Kossuth County Advance from Algona, Iowa on March 19, 1931 · Page 6
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Kossuth County Advance from Algona, Iowa · Page 6

Algona, Iowa
Issue Date:
Thursday, March 19, 1931
Page 6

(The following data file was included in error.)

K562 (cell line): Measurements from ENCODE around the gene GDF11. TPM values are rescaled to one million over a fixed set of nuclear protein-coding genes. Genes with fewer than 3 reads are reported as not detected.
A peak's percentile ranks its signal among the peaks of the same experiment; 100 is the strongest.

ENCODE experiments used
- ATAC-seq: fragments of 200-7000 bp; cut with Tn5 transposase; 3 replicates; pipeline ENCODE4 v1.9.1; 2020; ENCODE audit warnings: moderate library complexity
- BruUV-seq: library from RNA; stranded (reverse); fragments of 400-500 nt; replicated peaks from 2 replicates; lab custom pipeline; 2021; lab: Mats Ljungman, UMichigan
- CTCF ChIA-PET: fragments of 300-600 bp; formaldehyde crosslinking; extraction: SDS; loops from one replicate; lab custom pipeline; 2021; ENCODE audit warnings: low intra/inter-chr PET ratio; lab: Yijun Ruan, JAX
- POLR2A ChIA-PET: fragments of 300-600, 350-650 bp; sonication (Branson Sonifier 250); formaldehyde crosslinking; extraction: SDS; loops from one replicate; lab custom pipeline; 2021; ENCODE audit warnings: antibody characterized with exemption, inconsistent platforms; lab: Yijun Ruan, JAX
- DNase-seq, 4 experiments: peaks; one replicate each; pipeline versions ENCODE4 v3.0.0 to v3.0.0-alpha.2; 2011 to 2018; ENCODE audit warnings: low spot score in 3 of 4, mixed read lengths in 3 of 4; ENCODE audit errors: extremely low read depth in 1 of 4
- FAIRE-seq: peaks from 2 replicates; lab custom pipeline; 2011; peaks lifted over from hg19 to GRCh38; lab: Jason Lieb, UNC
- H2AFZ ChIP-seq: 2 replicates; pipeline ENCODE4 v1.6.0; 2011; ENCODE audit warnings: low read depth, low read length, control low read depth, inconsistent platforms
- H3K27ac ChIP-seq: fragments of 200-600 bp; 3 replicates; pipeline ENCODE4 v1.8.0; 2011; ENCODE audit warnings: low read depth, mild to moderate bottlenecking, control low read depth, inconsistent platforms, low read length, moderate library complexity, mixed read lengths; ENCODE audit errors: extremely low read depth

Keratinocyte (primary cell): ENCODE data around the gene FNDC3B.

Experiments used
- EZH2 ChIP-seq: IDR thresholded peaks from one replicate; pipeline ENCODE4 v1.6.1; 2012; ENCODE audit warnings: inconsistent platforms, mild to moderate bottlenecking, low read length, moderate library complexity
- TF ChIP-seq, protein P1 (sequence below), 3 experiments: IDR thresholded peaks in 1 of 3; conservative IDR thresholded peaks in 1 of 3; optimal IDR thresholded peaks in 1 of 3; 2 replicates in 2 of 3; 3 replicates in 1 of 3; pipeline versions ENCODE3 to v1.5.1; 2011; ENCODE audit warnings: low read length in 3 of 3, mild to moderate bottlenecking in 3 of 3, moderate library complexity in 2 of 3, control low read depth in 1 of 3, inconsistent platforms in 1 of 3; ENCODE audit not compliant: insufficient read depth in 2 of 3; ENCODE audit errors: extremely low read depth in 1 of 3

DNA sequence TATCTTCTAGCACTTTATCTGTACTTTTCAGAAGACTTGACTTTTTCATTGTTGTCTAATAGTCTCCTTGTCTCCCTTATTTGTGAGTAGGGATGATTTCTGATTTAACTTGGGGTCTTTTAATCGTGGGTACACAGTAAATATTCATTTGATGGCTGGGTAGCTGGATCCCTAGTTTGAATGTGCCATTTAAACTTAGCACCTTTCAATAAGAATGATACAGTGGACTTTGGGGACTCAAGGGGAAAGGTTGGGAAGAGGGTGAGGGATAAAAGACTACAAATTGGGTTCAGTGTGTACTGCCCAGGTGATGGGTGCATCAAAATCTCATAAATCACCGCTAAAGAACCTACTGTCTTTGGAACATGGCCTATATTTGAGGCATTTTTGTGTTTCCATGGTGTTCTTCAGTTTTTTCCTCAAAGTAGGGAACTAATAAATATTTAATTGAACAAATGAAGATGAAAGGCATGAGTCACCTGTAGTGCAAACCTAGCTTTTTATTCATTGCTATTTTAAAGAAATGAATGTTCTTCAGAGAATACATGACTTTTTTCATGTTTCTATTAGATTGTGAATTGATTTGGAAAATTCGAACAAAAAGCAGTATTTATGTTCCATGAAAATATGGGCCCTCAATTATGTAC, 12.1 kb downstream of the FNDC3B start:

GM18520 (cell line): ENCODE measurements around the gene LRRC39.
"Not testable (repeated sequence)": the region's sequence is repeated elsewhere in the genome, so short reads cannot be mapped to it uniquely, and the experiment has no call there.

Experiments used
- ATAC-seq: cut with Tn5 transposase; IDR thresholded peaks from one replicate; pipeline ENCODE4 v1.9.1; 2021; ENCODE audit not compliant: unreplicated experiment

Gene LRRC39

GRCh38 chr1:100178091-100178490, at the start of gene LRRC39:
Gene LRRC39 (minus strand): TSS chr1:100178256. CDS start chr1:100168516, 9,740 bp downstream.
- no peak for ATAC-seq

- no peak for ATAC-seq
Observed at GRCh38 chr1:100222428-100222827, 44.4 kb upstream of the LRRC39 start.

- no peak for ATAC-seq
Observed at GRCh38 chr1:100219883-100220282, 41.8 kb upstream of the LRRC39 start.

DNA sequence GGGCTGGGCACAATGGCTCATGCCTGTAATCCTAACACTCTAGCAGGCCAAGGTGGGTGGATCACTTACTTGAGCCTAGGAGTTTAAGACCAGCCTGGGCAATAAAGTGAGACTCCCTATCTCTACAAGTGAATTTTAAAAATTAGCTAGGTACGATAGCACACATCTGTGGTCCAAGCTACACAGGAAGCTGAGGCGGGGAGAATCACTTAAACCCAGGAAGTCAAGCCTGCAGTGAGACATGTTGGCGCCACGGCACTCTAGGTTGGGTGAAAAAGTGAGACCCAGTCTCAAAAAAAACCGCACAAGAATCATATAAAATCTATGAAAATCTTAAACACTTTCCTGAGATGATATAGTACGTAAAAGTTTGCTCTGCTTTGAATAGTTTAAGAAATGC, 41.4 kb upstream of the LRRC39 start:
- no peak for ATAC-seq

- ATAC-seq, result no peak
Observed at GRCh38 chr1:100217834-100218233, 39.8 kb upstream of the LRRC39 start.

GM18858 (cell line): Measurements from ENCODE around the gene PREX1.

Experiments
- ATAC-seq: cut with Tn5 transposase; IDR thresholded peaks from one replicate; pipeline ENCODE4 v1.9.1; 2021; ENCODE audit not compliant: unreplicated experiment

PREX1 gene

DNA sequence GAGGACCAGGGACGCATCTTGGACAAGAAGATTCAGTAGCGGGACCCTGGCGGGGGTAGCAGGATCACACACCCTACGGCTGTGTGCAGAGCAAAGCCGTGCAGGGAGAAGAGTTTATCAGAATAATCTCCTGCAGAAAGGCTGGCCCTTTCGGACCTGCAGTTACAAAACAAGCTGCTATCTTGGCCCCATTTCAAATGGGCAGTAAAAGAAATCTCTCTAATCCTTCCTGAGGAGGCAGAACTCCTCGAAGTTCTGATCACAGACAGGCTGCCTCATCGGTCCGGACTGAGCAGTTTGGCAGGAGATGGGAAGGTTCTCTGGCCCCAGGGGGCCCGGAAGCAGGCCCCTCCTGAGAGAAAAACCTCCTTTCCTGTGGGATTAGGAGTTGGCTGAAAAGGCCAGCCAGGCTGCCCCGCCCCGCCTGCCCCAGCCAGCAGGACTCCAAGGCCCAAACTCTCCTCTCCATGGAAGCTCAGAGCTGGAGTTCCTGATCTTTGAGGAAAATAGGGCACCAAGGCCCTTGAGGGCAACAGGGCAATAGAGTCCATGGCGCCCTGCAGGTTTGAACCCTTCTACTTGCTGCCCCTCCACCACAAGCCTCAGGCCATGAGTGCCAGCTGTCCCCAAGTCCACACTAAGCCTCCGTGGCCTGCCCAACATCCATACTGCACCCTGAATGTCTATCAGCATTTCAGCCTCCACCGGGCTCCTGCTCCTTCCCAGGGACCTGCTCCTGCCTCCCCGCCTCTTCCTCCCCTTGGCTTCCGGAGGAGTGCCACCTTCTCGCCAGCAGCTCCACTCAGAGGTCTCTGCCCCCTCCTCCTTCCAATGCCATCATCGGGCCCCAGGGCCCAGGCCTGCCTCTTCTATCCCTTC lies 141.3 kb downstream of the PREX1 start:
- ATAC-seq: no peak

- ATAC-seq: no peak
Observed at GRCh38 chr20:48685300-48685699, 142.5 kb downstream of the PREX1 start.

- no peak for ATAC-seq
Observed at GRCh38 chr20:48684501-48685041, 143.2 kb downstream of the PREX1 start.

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F40ESIX KOSSUf H COtNtlf APVANCk AtflONA. IOWA Count a A Wttkly Henspapor F onnled In ItOl. t*»TBRfaD AS SECOND CLASS MATTEH December 81, 1908, at the Pdstofflce at Al- •or.a, Iowa, under the act of March 2, 1879. TERMS OF SUBSCBIFTKm ;3t— To Kossuth county postofflces and bordering postofflces at Armstrong, Bode, Brltt, Buffalo Cehver, Corwlth, Cylinder, Blmore, Hutchtns, Uvermore, Ottosen, Rake, Rlng- • «ted, Rodman, Stllson, West Bend, and Woden, year -------- ................... $2.00 •91 — To all other V S. Postofflces, year ------ $2.50 ALL subscriptions for papers going to points 'Within the county and out-of-the-county points «Mmed under No. 1 above are considered contln- ;wlng subscriptions to be discontinued only on tnotice from subscribers or at publisher's discretion. Subscriptions going to non-county points awt named under No. 1 above will be dlscontln- «wd without notice one month after expiration «f time paid for If not renewed, but time for .{payment will be extended If requested in wrlt- IF WOT THE AISLE, TIIKX AVIIO SHALL CAKllY THE TAX LOAD? [lown Falls Citizen.] The lory press Is dispensing tlio usual bunk about driving Industry out of tlie slate If we change tlio lax laws. If we do not change them, (hens will )>o a lot more people In I he poor houses and the jails. Heal esdito In towns and cities cannot he sold at fifty cents on the dollar. 1'eoplis are moving from the farm to town without enough money to pay the first month's rent for a house. Kami lands go without buyers at one hundred dollars per acre. Surely Industry and corporations can lie no worse off. The load should be tarried by I hose with an Income. No one else on earth Is more able. The writer of this Hem in one of the guys that should pay. We have no sympathy with papers like the Times-He- publican and followers of this line of thought In their shirking their duty. "Why shouldn't the strong pay and the weak be fa- ToredJ Will somebody answer? House and Senate over the assessor bill arid the Income tax bill. If they are not responsible, at least they are delighted to see such dissension. All Is grist that comes to their mill. If the reactionaries win this battle and tax reform goes over for another two years, the legislators responsible for the fiasco are going to hear from It. Governor Turner Is not the man to be balked so easily. If necessary he will again stump the state and appeal to the voters to elect legislators who will stand by him In the session of 1!)33. It will be well for every legislator who wants to be reelected In 1932 to get thoroughly into his thinking the fact that he is going to be called to account for his»record this winter. HEBE'S SOMETHING WORTH WHILE TO INVESTIGATE AT THE "U" The following dispatch from Iowa City appeared in last Thursday's afternoon dailies: "A raise in scholarship requirements for Uni- •versity of Iowa students was announced here Monday by Herbert C. Dorcas, registrar. The •change will become effective next September. "Students entering the university next fall will ••Tie required to have a 'two point' or a 'C' average if they are to graduate four years later. "The average now required for graduation is one .•and one-half points, half way between C and D grades. "This will mean that' a total of 2JO grade •points will be necessary for obtaining a bachelor's degree, whereas 180 have previously been required." If the legislature desires to do something -worth while, let it call off the present investigation of the university and instruct the com- :mittee to go back to Iowa City and find out •what is happening in the way of raising scholar- tship requirements and why. It will be noted that the average now required lor graduation Is 1% points, but under the new iruling It will be two points. It Is said that the average at present achieved by students is 1.9 .•points, or .4 of a point above the required average. In other words, under the new ruling the •present average student will be shut off from •igraduatlon. Kor some years the university has been grad- •nally tightening up on requirements for graduation. The tendency had been marked In the liberal arts college even before the latest announcement, but it is in the allied colleges that it has attracted most attention. To enter the medical college now a liberal arts degree Is required. A few years ago the college of dentistry ^adopted a requirement of one year of llbera *rta. .. .. A good many observers view thte tendency •towards ever higher requirements at Iowa City •with grave doubts, not to say Increasing Indignation. Who are these average boys and girlb •whom the university authorities propose to ellm- 4nate? They are the sons and daughters of average parents who make up 99 per cent of the population. It is average people who own the •wdverslty. How does It come about that the -university has power to deny Its facilities to the average children of the average people who -own It?. What the university authorities, whether they Icnow it or not, are aiming at is a school reserved for the rich and the brilliant. It takes nine years now to make a .doctor, and none but •rich parents can afford it. It takes five years -to make a dentist and six years to make a lawyer. How many of them will do better than the ^doctors of 40 years ago who were graduated in •*our years, or the dentist and lawyers in two years? Not enough to count. It is time that the state board of education, or 'toiling that, the legislature, called a halt to this •program. The university was not established to -educate the rich and the brilliant alone. Its •function is not to build up a scholastic aristo- •cracy but to take the common or garden varietj of student and give him as good an education as 3>e can absorb. This will always be its function as long as It draws its support from the people and whenever its authorities lose sight of tha fact they should be compelled to make room foi •others who will understand that the averag< people who make up nearly the whole population of the state are not paying out their hard- earned money to maintain an institution frorr •which their average eons and daughters arc Tiarred. TAKE EDITORIAL FLINGS AT THE LEGISLATURE WITH PLENTY OF SALT This from the Atlantic News-Telegraph Is an example ot comment found In scores of Iowa newspapers every week: "Whoever heard- of any legislature anywhere proposing to revise taxes in any direction except upward? A great deal of talk Is indulged always about revising taxes in the interest of the taxpaying public, hut It is always Just talk. No one has yet provided for any tax revision in a downward direction and frankly we do not believe anyone ever will." Constant drops of water will wear away granite. Repetition on repetition of such paragraphs as this works Its way into the thinking of readers. Yet most editors toss it off without meaning much i£ anything. What they are Intent upon is filling space with smart sayings. The reader doesn't know that, and so too often falls for it. If, for example, the News-Telegraph's writer vcre asked to cite off hand cases justifying his omment, how many'could he name? Two or tiree, maybe, but not enough to count. Nor ould he fare much better if he looked In the ooks. The legislature does create unnecessary xpense now and^then, but If it were all saved it vould not show up on anybody's tax receipt. Ninety-nine out of one hundred of such flings t the legislature are wholly unjustified. Con- rary to the assumption of smart editors who now little of what goes on in the legislature, it s far from an easy 'matter to get an appropria- ion for anything not absolutely necessary. If he editor of the News-Telegraph does not be- eve this, let him pick some object for which tate money might reasonably be spent and try o lobby it through. The Advance undertakes to redict that he will come away a sadder and a •iser man. LEGISLATORS WHO DEFEAT TAX REFORM WILL BE HELD RESl'OXSIIILE The situation at Des Moines as regards tax re •form has reached the critical stage. Within th •next few days it will be determined whether th^ long and devoted work of the forces supporting the program will be brought to fruition or go for naught. Following last year's overwhelming June am ^November endorsements of the Turner program :it was generally taken for granted that thi winter's legislature would promptly pass an in «ozne tax law and the allied measures recom nnended by the joint House-Senate committe< and the new state board of assessment and re view. Even newspapers which had strenuousl: •opposed the income tax seemed resigned to en mctment of the program.- There Is nothing to indicate a popular chang ol sentiment, but it must be confessed that th present outlook in the legislature is not promte Ing. The forces of reaction have revived an are fighting a last-ditch battle which may en disastrously for tax reform. Every newspaper which was for Smith a yea ago is again filled with misrepresentation of th income tax. It is represented that the industrla development of Iowa Is threatened. Argumen 4§ twisted, facts distorted, ignorant prejudlc aroused. Most absurd of all, the farmer 1 •warned that If the income tox is adopted he wii 4ntve to keep books on every egg and every rad 4sh he eats! Apparently the reactionary newspapers ar (•upported under cover by powerful lobby influ «nces which attack all weak-kneed legislators These influences take advantage of every oppor tikjlty to wreck the Turner program. This ma; Q» 4one in devious ways. It is not too far *t*cied to suspect ujat they are in the back ground of the present disagreement betwee Opinions of the Editors Hut Politicians Must Have Alibis. Sioux City Journal—No man blessed with corn- ion sense ever would suspect that President looyer had the power to bring depression to the ountry. If he had it, common sense reasoning ould not lead anyone to suspect he would use Yet politicians are nothing loath to condemn he administration because of the business con- itions. Oh, They'll Have Lots of Excuses. Bmmetsburg Democrat — Should the Iowa iou.se and senate persist in its refusal to back 1) Gov. Turner in hie pledged demand for low taxes, they should not have the brazenness to go ut to the voters in the next campaign and ask or re-election. Taxes in every department of 5ur government from president down to congressional, state, county, school, postal and city swarm. No; flock, nn army of hoodlums statesmen a congress. tors a estra. atlon of data an ana, such as this a d—n nuisance! don't care. AVe believe as much right to them but Allen combed 50 half a day to find thei the Colyuni, and you didn't, be forgiven, Roy, If paining Brother Phil using "him" for "he" W 1 —big eggs, little eggs, fertile eggs, Infertile hard-shelled eggs, will' fried eggs, scrambled eggs, boiled eggs, hard-l kinds of eggs. An Ward says he will ter, and—who knc will pay a dividend after all. But no gain wHthout loss. olyum oo D— d Serious 3D whether It Is correct D number of cattle as a swarm may properly be warm of cattle Is a herd, Irove, a drove of sheep a * a pack, a pack of min- at quail a covey, a covey ry , of pigeons a flight, a lye, a nye of chicks a ers a colony, a colony of f Indians a tribe, a tribe Uaxy of soldiers an army, a gang, and a gang of policemen Is a squad, a rus, a chorus of actors a rshlppers a congregation, s a fleet, a fleet of doc- pirates a horde, a horde eaf of tools a kit, a kit of on of teeth a set, a set of trees a forest, a forest of ig of musicians an orch- ra of Turkish beauties Is gossips a bridge party, a iters a safari, a safari of ttery of tutors a corps, a i partnership, a partner- ose corporation, a corpor- and an ana of definition isance! —OBSERVER. Dped The Farmer's Pray- st week, also the one o thinks times go up and explains: "These were Algona Advance, but we d them good and we have as Allen has." True, Roy, exchanges and .worked n and the other^thlngs in lidn't. However, all will HI will reform and cease ind Father Jarganlri by n the nominative case. 3 ten cents the other week s struck by a brilliant t> 'eggs on subscription to c a dozen. He advertised ed eggs all over the 'plade 'fresh eggs, ] stale egg's, eggs, thin-shelled eggs,te-eggs, tan-colored eggs, '' \ 1 ' X. «*' eggs, poached eggs, soft- 1 eggs, and all the other >w the price is rising and 1 the eggs, till after Eas— perhaps Ward's eggery er all. t loss. Last week Ward in irate farmer's wife and jlaint. Let any Kossuth s and commend the Ad- )f the eggery business — as always had to pay for clothes for the children and now along comes anon her egg money to pay i vour iianer. Of course At the Call Theatre A Review of the Recent Talkies by T. H. C A T 'LEAST 300 men saw Kiss Me Again, If the recommendations of the 300-odd wives ,and sweet- hearth who saw the show as guests of Mrs. Rice several weeks ngo were followed out. It's a "wow" of a show— all in technicolor, with an elaborate fashion pageant, a gorgeous chorus of comely maidens, tuneful music by the famous Victor Herbert, and an all-star cast, Including the beautiful Bernice Claire, June Collyer, Walter Pigeon, and numerous others. It is one of those entertainments, quite rare, which appeal to men and women alike, If you knb\v what we mean. The musical score is based on the musical comedy, Madamoiselle Modiste, though those who saw the stage version say that the screen production has been altered beyond recognition. However, It makes capital entertainment, and as long as the lilting melodies are 'kept intact it Is rather immaterial whether the story has been changed. ' We have heard several arguments as to the beauty of the two" leading ladles,. June Collyer : and Bernice Claire, but we have always ,been so partial to the Claire sisters (we assume they are sisters — Ina and Bernice) that our judgment In the matter would be quite warped. Suffice It to say that we. have seldom seen a more superb figure .than .the. one Miss, Bernice" displays in the military number! ' It . is. ,a catchy song she sings, ,wlth a/background of soldiers; In. .fact the entire show is staged on a grand scale, culminating In ' a palace scene which simply "beggars description," if we may be pardoned for iislng this old bromide. Kiss Me Again is simply a gem of a musical entertainment, -sparkling like a diamond by virtue of its almost perfect blending of technlcol- OFS " It Is liirllt Q.S Q> f GtXthsr l3GQ,Uti™ f ul as ai "picture," effervescent as champagne, and just about as nearly 100 per cent as it Is possible .to imagine.' If readers of this column have come to believe that it is Impossible to please us, then here's our idea 'of a. good show. We'll leave the door wide open. W E HAVE BEEN bemoaning the paucity of piotstif late. Sir Gilbert Parker's The Right of Way is rich'.in dramatic material which director Frank Lloyd seemed unable to handle effectively. After developing the character of Charles "Beauty" Steele, played by Conrad Nagel, with considerable skill for a couple of reels, he suddenly leaves him in a welter of confusing emotions till even the audience wonders what it's all about. Perhaps, after all, there quentlal suffering) for a farce with some merit. Buster Keatpn, that frozen-faced com|c, established a reputation which Will give hie competitors something to shoot at. In fact, his acting of a rather difficult part In what might hove been a vulgar and extremely suggestive French farce, Is a marvel of constrained finesse. He never overplays the role, and yet never misses an opportunity for a laugh. Parlor, Bedroom, • and Bath Is adapted from a stage success of the same name, and again It outdoes its twin, proving that the talking picture has an established place In the world's entertainment. In fact the farce under discussion shows the possibilities tot just this type of fast and furious fun, shifting scenes With a great' deal more rapidity than Is possible In actual flesh production Much credit is due Director Sedg- wlck for Intelligent handling of near-risque spots. Everyone in the cast plays with the same intelligent constraint. The elongated Charlotte Greenwood Is a scream. Her mischievous legs, carrying her. over chairs and davenports with apparent ease, are devoid Of vulgarity. Her vivacious personality Is a direct 'contrast to the drol Keaten, heightening scenes In -which they play opposite each other. Reg inald Denny contributes anothe piece of quiet, substantial acting Even Cliff Edwards as the surprlsei bell-hop Is better than we had eve seen him' before. Call theater fans certainly enjoyed this show, and st did this reviewer. MRS. FRED ANDERSON GOES TO HOSPITAL; HIP BROKE! Mrs. Fred Anderson, who fell las week Wednesday and broke he right hip bone, Is at the Slou Valley hpspltal at Cherokee, and 1 getting along as well as can be ex pected/ She was visiting her daugli ter, Mrs. Raymond Irons, Cherokee when the accident happened. Mr A i pnt t CMiprokep thp sam day and is still there, but expect to bring his wife home early ne\ week in the Laird & Reimer ambi Uince. The Raymond Andersons an Mrs. V. J. Sands drove to Cheroke Saturday to see Mrs. Anderson, an Mr. Sands and Mrs. Anderson sister, Mrs. Ada Gillisple, were thei Sunday. Mrs. Anderson fell dow the cellar steps at her home hei a year ago and injured an ankl She is 69 years old, and has fc some years suffered with 'dlabete Over Bloom's Store. Phone 803. entrance between Council Oak .Shop. Genuine Sngenc Permanent leaves. Genuine Realistic Waves. Genuine Frederic MARIGOLD BEAUTY SHOP '••.••• Over Iowa State Bank. Phone 08. Combination Waves . Croquignole Waves L See us before you get your Spring wave. offices and in all of hould be reduced. our public Institutions But They Won't, Because They Can't. Iowa Falls Citizen—So far as the writer has noticed, not a single tory paper in Iowa is offer- ng a single constructive idea for the purpose of relieving taxes on real estate. If there is such a paper, let it speak up and tell the world its idea. ng. ' " ''" '" Hurrah for Beer and Democracy! Knoxville Express (Democratic)—The eastern 'ellows might as well know a year ahead that the party is not going to accept a wet plank and a wet candidate with any enthusiasm; and the only result will be complete repudiation at the polls. Mighty Thoughtless of Bonnstetter. Lake Mills Graphic—Bonnstetter, member of the house from Kossuth'county, .made it .unpleasant for a lot of Iowa people when he Introduced a bill making it contrary to public policy for school boards'to select teachers related to any member thereof nearer than the third degree. The proposition created considerable of a stir In legislative circles and there was a scene of relief when the. judiciary committee voted the measure out for indefinite postponement. This Js for You, Mr. Stay-ot-Home. D. M. Plain Talk^-Fully 52 per cent of all money raised by taxation goes to the support of our public school system, and about 8 or 10 per cent of our total citizenship eligible to vote go to the polls on .school election days to select the public officials responsible for the manner in which this taxation monp ' spent, Yes, There'll Stil . ..jeotleggers. Knoxville Journal-r-DoyDtless light wines and beer would tend to mlt'lgate the evils of the drink and crime situation In many of our great cities, but the demand for ardent spirits would soon break dowri the barriers erected against It. And the Nurse Koue Too Reliable. Marslmlltowri T.-R.-r-Tliat story of the mountain in travail to produce a mere mouse might apply to the investigating committee now in labor at Iowa City. It begins to look like a false accouchement. for the subscription to your paper. this is such a little thing that possibly I should not mention It but how do I know but that the mrber and the gas man will soon be soliciting usiness the egg way? You speak of farm re- ief but if this doesn't add to the burdens of the armor's wife, what is it?" WHEN THE NEW YORK World ceased pub- ication the other week, F. P. A., famed World colyumist who learned the trade under the late !. L. T. s of the Chicago Tribune, took his colyum to another .paper, and in a few days he printed :his one from a favorite contrlb— 'Credit it or no, yesterday a letter was received in what, for want of a better name, may be called the World office to the effect that a suit was about to be brought by a former reader. "I was interested in General Pershlng's story," the letter ran, "and now I'll never know how the war came out'." Legionnaires Give Governor His Big Moment [Chariton Herald-Patriot.] We've always wanted to see one of those "The Thrill That Comes Once in a Life-time" cartoons acted out in real life, and now we are satisfied, for we have seen It. If any greater thrill could come to any man than that which' must have been felt by Governor Dan Turner in Des Moines last Monday night we just can't figure how or where. The governor wae one of the feature speakers at the banquet which closed the annual commanders and adjutants conference of the American Legion in Iowa at Hotel Fort Des Moines and when he was introduced by Department Commander Mauric.e Cahill, of Cedar Rapids, a thousand Legionnaires arose to give him the greatest ovation ever accprded any speaker before a Legion gathering in Iowa. That surely must have given Dan Turner life's greatest thrill. ' ' For several minutes the governor stood amid deafening applause before he was permitted to speak, and when he had finished his address the approving applause was even more intense. We have been attending these conferences for the lost ten years—every one of them—and the then governor has spoken each time, but never yet have we seen any of them accorded such an ovation as that given Dan Turner. With a brilliant recprd in the Spanis}i-Amer- ican war and long service in the national guard Governor Turner can talk the talk of the service men. He knows their problems and he is in hearty accord with their patriotic and humanitarian programs. He }s a friend of the former soldiers, and those boys love Dan Turner. A cane, fashioned .•from an elm of Revolutionary war history, was presented to the governor by Commander Cahili as a token of the esteem in which he is held by the Legionnaires of Iowa With great feeling the governor expressed hie unbounded happiness at being thus honored by his comrades, but even more gratifying must have been that great ovation he received when men of all political faiths rose as one to do honor to this man, nojt •b.e/Mjjse .of -.hlp official position but because ttjeyv,nbVrf!)8J»i*SaA'a comrade and a friend who has" proven his friendship. • AND THAT IF IOWA had not banned these athletes THAT the Institution would not have, obtained readmittance.—Associated Press. ';-. • Having inglorloualy • failed to 'curb the usey'pf the popular adjective OUTSTANDING, in.slight- est degree, The Rear Seat now .more or less val- antly .launches a campaign against--the''use of the double "that." .Our war cry:. Swat the extra THAT!—Jawn W. Carey. •• •-,; t All well and gpod, Jawn. Recruits {are sadly needed. But let it be understood, Jawn','.^hat you are only a high private, not a ' general', ; in • this campaign against the Double-Thatters, The Col- yum started this war a long time ago. First :h!ng we drove in a salient thrust out by Wai- aces' Farmer, which is why the double ''that" disappeared from that journal's editorial • page. But there is another salient which needs reducing, Jawn, and you are assigned for a reconnaissance the first dark night. . Up and at Senator Dickinson, Jawn! . PRECOCIOUS PEESIATUBITY The sun halloed to the old earth drear ' 'I'm sending an early spring this year!" Then earthward shot his most ardent beams, And loosed the bonds of the icebound streams. The dormouse roused from Its winter bed, The snowdrop timidly raised its head, The violet vied,with the heavens blue And crocus gowns matched the sun's own hue. 'Why, mercy me!" cried the drowsy folk, 'This can't be spring—it is but a joke!" Then .the brooklet babbled, the robin sang, And bluebell chimes thru the woodland rang. But o'er the hills swept an icy breath, It chilled the earth like the hand of death. The north wind soughed thru the tasseling larch' 'Go back to bed, it is only March!" Algona, Iowa. —GEORGE H. FREE, JAWN W. CAREY borrowed the Colyum's famous poet, George H. Free, Monday. George's stuff is good enough to appear In anybody's col- yum. By the way, have we ever revealed how George came to write verse? George tells it himself. Years ago, maybe along about 1915, he concocted something about the sidewalk bridge over the ravine near the Chubb home. This was his first offense. He brought it to this writer, who commended it highly. And that was what started George on his career. Since then he has written enough poems to fill a book, and for quality we, for one, will rank them with Eddie Guest's—which may or may not be libel! Is method in the director's madness; erhaps there Is such a thing as too -nuch plot. The Right of Way Is rich In promise but exceedingly poor In ful- illment. It leaves you unsatisfied, lungry. • The beautiful Lbretta Young moves in and out of the pic- ure like an empty shadow; there nothing real about her, nothing poignant In her love affair. If there s a terrific struggle goin'g on in the heart of her lover, it is only half portrayed. ....„..:... . ...... We are inclined to charge the failure of this picture'' entirely to ' the director. He had both plot and cast o work wlthj and fell down miserably 1 in both cases. Even the Can- idian North Woods (is' this Canad- an woods stuff • getting to be a 'gag" to get the business?) . flat- ens out to the extent that it pales nto insignificance against; some of enterprising, westerns. We-have seen. more beautiful." scenery in one Juck Jones or George O'Brien 'thriller" than in a dozen so-called Canadian North Woods dramas of :he present type. WHENEVER WE COME across something we consider amusing, witty and smile creating, but which is too risque for our-readers according to our notion, we send it up to Brio. Dewel of the Algona Advance and he prints it, with our name attached. If the ladies who read this column will send their husbands down to the office, we will let them copy an article of this character from last week's Advance. T- Ward Barnes. That was the one about? the Eta Bita Pies, the Drinka Nippa Gins, and the Eye Feela Thighs. But if Ward thinks that was risque, let him lamp the one we are sending down from the Clear Lake Reporter, edited by that pillar of pious Methodism, J. C. Davenport. The Editor Receives a Bare Note of Friendly Appreciation. [From a Personal Letter.] This is personal; not for publication. I was glad that you gave A. D.' Clarke such a good wrlteup. He did more towards the upbuilding of Algona and Kossuth county than anyone else He was always ready to help everyone. Almos' everybody has a story to tell of his kindness. H< was called by some "the poor man's friend." He had a heart, but like the. rest of us he had faults I am proud of the etand you take on temper' anqe. I liked Clayton Hutching, article on th< subject. THE SUPERVISORS have bought a paint spraying machine. Preparing for the next cam palgn, eht •'•'"'. ' '~—' J ~'" R 1 ANGO IS MONKEY business. It is an enjoyable travelogue of a strange country, but it falls far short of -being "the greatest picture .hrlll of 1931" unless the present year is particularly meagre in this ype of film. Either Paramount jought a "gold brick" or we don't know a good picture when we see it and surely you can't expect us to support the latter theory. The epi- ogue is "flat," as Is also the acting of the father and son in the main feature.' If you like the monkeys, apee, orang-outangs, in all their human- Ike playfulness—reel after reel of :hem, you probably enjoyed Rango. The incessant music distracted from the effectiveness of the picture There are few, if any, thrilling moments; as in Africa Speaks. If, this picture was made entirely in Sumatra, then both .the director and :he photographer fell down on the lob of producing a picture worth the ;ime and trouble required in filming t. Maybe we have come to expect too much of our travel pictures. If we have, whose fault is it? W E'VE BEEN WAITING a long time for : a' cornedy like Parlor Bedroom, and Bath. In fact this performance ends a long line of fruitless searching (with its conse- 3 - Day Excursion March 27-28-29 d*O Round Trip «PO to Chicago From Algona For going trip, tickets will b honored in coaches on trains leaving Friday, March 27 Saturday, March 28, and un til 7:18 a. m. Sunday, March 29. For return trip, tickets wil be honored in coaches on trains scheduled to reach Al gona not later than midnigh of Monday, March 30. Children Half Fare No Baggage Checked For full, particulars and tick ets apply to Agent. Chicago & North Western Railway Basket Bail Gilkerson Union Giants —AND— Swea Gity Cardinals —at the— ACADEMY IN ALGONA MONDAY NIGHT, MARCH 23 8 o'clock Gilkerson's have won 38 straight games, and I Swea City has only lost two games out of 29. Everybody come and see a good game. New, Lowered Prices Usher in the NeV Season 1 • Good news about clothesj Quality standards are higher — price standards are lower. You get better clothes for less money this spring. Take advantage of this situatioia to spruce up for the new season. A new suit often give| you a new outlook on life— you look better, feel better and actually; accomplish more, You'll find our Griffon Clpihes,particularly putstanding in value. Suits tailored of good, stiurdy^worsteds as low as ?2.50, Journeymen tailored suite cjfyery fine worsteds— the kiftd you'd expect to find only in,the;|iigbest priced custom clothes — are only $40 this season. Ari^between those two prices, you'll find styles and patterns--*!! offer- price ^ .;' "' them over, a wide selection of ing the utmost in value 22.50 Suits at 35,00, 40.00 .. Zen'der fi? Caldwell , •> t •• il * J t r i I Shoes